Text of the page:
Picture of Dr. Crabb

John W. Crabb, Ph.D.

Professor and Staff

Department of Ophthalmic Research, Cole Eye Institute
Department of Cellular and Molecular Medicine, Lerner Research Institute
Office Telephone: (216) 445-0425
Lab Telephone: (216) 445-0424
Fax: (216) 445-3670


Proteomic biomarker discovery for ocular diseases is a major focus of our laboratory.   Our recent progress in assessing susceptibility to age-related macular degeneration (AMD) is outlined below. Other projects in the laboratory using proteomic technology are highlighted in the attached posters and include mechanistic studies of AMD, primary open angle glaucoma, diabetic retinopathy, uveal melanoma and the visual cycle.

Biomarkers for Age-related Macular Degeneration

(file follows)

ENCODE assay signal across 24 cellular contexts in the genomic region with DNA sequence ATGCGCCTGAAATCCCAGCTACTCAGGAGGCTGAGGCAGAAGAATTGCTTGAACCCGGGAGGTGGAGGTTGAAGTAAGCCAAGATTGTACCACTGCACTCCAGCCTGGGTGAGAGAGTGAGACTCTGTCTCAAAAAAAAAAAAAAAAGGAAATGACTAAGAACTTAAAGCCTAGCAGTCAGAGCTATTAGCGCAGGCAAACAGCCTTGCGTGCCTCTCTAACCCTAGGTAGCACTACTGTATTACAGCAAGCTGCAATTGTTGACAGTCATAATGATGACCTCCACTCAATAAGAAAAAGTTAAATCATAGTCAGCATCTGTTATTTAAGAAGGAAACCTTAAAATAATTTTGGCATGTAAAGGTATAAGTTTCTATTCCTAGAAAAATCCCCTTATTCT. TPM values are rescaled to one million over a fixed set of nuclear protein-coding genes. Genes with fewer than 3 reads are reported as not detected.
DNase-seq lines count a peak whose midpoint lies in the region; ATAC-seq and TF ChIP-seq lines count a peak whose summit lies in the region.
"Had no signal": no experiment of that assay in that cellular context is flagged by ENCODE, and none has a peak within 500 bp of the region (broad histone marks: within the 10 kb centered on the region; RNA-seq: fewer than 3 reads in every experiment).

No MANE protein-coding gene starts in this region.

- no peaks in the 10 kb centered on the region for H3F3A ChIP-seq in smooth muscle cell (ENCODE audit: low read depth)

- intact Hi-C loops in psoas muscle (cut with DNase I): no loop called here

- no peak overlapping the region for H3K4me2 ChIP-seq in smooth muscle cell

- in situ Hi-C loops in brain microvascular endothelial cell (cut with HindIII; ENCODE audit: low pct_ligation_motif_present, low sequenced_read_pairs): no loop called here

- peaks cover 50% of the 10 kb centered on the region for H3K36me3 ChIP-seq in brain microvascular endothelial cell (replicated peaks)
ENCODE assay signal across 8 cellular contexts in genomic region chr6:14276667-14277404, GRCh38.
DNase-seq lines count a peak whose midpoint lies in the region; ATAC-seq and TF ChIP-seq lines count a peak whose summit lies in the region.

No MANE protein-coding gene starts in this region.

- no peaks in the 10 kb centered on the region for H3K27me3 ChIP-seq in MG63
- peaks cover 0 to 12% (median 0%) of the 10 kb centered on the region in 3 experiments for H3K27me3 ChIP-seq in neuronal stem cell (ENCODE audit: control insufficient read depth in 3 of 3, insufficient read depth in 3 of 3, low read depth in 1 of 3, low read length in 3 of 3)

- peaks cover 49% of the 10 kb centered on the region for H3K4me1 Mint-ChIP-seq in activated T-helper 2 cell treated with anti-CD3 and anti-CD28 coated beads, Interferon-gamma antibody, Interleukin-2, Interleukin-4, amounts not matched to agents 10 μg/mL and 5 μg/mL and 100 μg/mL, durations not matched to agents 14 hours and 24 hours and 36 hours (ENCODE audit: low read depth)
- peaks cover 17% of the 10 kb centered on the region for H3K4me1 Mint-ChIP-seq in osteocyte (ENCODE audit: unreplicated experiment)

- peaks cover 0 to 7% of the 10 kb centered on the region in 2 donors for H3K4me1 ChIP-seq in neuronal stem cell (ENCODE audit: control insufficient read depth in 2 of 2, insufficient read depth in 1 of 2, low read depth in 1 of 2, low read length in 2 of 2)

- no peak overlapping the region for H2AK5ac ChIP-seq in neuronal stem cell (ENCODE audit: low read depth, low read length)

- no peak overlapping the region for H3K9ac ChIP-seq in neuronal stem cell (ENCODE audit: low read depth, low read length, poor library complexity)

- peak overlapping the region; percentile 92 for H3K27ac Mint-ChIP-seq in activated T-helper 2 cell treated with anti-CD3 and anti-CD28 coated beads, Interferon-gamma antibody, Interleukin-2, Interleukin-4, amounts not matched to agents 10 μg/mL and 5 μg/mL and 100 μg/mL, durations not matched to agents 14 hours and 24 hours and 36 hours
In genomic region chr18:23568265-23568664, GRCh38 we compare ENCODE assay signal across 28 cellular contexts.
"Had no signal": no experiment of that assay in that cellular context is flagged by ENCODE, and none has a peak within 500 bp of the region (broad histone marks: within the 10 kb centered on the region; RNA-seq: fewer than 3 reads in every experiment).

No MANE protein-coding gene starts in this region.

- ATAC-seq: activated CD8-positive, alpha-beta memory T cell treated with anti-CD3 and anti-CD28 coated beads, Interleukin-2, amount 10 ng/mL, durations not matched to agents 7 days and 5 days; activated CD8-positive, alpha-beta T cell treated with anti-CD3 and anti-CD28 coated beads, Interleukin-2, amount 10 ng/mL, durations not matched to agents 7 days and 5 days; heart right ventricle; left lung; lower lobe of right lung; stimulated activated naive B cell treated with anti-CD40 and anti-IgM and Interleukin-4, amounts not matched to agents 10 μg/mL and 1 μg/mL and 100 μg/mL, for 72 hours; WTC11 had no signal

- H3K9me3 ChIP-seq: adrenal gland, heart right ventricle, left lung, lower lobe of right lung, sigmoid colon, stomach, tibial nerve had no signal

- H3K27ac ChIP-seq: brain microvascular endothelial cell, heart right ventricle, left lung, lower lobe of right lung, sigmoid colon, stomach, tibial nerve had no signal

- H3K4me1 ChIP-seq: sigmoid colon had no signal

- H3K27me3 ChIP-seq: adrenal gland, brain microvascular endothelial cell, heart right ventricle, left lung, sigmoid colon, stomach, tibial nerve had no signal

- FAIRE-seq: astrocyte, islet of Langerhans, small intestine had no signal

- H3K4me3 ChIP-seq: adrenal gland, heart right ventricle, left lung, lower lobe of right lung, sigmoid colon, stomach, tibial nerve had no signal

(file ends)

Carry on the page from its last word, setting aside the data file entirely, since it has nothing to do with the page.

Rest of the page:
Age-related macular degeneration (AMD) is a leading cause of blindness worldwide. Complex genetic and environmental factors contribute to the disease and presently there are no cures. There is growing evidence that AMD is an inflammatory disease involving dysregulation of the complement system.  AMD has also been postulated to be a systemic disease, based in part on the presence of retinal drusen in patients with membranoproliferative glomerulonephritis type II and on systemic complement activation in AMD.  The molecular cause of the disease remains unknown, however oxidative stress appears to be a catalyst as smoking significantly increases the risk of AMD, antioxidant vitamins can selectively slow AMD progression, and a host of oxidative protein and DNA modifications have been detected at elevated levels in AMD Bruch’s membrane, drusen, retina, RPE and plasma.  While AMD susceptibility genes now account for over 50% of AMD cases, many individuals with AMD risk-genotypes may never develop advanced disease. Nevertheless, the prevalence of advanced AMD is increasing and early identification of AMD risk could help slow or prevent disease progression. Some years ago we found elevated levels of carboxyethylpyrrole (CEP), an oxidative protein modification generated from docosahexaenoate (DHA)-containing lipids, in Bruch’s membrane and drusen from AMD patients [2002 Proc Natl Acad Sci USA 99:14682].  Subsequently, we found CEP adducts stimulated neovascularization in vivo, suggesting a role in the induction of choroidal neovascularization or wet AMD [2006 Proc Natl Acad Sci USA 103: 13480]. In a proteomic study of RPE lipofuscin, a fluorescent waste material that accumulates with AMD, we showed lipofuscin granules contain oxidative modifications like CEP but very little protein [2008 Mol & Cell Proteomics 7:1397]. In 2009 we found that the AMD risk predicted for those exhibiting both elevated plasma CEP biomarkers and risk genotypes is 2-3 fold greater than the risk based on genotype alone [2009 Mol & Cell Proteomics 8: 1338].  Our preliminary AMD biomarker study of two plasma protein advanced glycation endproducts (AGEs), namely carboxymethyllysine (CML) and pentosidine, has shown plasma CML and CEP adducts discriminate between AMD and control subjects with equal accuracy (~78%), pentosidine with ~88% accuracy, and CEP plus pentosidine with ~92% accuracy [2009 Mol & Cell Proteomics 8: 1921].   AGEs are a heterogeneous group of mostly oxidative modifications resulting from the Maillard reaction; their association with AMD supports the hypothesis that AMD is a systemic disease. A much larger investigation of plasma protein CML, pentosidine and CEP as AMD biomarkers is currently underway.  Most recently, we have identified 99 proteins by quantitative analyses of AMD macular Bruch’s membrane/choroid that are elevated or decreased relative to normal tissues, establishing a foundation for developing proteomic and genomic prognostic signatures of AMD [2010 Mol & Cell Proteomics 9: 1031]. Interestingly, AGEs receptor 3 was the most significantly elevated protein in advanced dry AMD tissues.  Our long-term goal is the development of routine prognostic technology for use in clinical medicine to assess AMD risk for severe visual loss and to monitor the efficacy of AMD therapeutics.